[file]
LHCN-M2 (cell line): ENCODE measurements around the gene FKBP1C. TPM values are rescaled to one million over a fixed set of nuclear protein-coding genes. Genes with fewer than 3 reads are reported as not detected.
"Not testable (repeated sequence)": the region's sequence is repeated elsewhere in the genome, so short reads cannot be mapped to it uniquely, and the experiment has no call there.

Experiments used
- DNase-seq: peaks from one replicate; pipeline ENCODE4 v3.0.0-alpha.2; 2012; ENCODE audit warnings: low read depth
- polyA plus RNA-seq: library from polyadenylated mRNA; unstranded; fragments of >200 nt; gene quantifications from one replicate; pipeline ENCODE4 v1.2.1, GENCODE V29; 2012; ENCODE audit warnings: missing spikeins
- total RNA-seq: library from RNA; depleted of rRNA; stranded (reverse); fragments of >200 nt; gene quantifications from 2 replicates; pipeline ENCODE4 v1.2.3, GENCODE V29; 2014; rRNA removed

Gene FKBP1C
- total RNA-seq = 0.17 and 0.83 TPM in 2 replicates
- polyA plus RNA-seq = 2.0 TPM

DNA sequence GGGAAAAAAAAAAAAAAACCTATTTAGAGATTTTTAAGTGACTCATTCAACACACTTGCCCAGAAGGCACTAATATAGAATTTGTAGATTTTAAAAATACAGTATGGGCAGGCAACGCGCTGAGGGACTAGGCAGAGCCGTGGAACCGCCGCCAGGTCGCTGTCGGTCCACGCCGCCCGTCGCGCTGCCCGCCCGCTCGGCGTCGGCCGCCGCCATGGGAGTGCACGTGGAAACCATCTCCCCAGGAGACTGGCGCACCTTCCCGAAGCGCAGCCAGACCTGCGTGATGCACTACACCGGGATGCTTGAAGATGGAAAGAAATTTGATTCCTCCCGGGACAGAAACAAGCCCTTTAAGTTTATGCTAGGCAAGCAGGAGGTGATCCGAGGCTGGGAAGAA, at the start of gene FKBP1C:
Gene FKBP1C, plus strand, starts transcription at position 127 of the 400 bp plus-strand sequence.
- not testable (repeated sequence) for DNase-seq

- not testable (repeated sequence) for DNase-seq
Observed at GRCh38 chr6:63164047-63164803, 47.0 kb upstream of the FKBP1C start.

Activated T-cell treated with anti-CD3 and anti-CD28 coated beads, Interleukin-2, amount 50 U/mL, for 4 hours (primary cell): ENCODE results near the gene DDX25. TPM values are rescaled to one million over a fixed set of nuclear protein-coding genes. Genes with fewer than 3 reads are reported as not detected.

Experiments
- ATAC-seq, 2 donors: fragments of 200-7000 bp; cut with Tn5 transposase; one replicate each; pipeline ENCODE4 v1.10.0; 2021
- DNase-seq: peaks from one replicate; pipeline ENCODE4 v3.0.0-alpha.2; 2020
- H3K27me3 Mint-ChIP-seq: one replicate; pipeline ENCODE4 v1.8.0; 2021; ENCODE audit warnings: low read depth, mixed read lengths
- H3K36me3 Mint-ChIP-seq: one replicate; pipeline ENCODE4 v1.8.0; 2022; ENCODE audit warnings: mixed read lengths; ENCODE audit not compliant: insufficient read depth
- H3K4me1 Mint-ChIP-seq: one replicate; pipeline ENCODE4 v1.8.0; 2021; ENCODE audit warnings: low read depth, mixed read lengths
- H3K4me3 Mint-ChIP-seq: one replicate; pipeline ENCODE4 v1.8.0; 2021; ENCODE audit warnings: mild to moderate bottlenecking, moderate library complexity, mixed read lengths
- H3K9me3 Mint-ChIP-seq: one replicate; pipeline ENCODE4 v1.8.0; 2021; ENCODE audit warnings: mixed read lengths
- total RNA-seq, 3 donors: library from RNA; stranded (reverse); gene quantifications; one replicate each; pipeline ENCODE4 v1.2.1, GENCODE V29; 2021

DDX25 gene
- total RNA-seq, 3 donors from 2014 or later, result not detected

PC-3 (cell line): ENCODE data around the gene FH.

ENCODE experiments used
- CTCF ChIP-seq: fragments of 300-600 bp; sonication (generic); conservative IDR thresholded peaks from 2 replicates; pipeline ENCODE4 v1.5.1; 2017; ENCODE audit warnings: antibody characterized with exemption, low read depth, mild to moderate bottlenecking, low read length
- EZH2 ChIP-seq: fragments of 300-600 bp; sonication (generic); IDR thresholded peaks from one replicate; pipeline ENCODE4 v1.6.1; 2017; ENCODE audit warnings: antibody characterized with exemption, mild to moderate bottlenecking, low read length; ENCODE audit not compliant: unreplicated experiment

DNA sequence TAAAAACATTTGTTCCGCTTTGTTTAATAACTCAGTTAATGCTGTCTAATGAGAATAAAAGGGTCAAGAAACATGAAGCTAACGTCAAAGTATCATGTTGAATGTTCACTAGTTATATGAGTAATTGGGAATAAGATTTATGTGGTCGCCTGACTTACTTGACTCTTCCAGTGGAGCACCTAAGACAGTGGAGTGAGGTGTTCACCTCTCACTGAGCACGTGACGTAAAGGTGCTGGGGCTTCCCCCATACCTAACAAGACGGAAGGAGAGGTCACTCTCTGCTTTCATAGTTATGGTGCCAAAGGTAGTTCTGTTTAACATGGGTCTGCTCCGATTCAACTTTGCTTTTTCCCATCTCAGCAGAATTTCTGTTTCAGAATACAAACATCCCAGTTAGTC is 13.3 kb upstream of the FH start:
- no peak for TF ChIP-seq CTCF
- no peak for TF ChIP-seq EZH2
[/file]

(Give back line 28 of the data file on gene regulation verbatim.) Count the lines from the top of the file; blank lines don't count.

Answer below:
ENCODE experiments used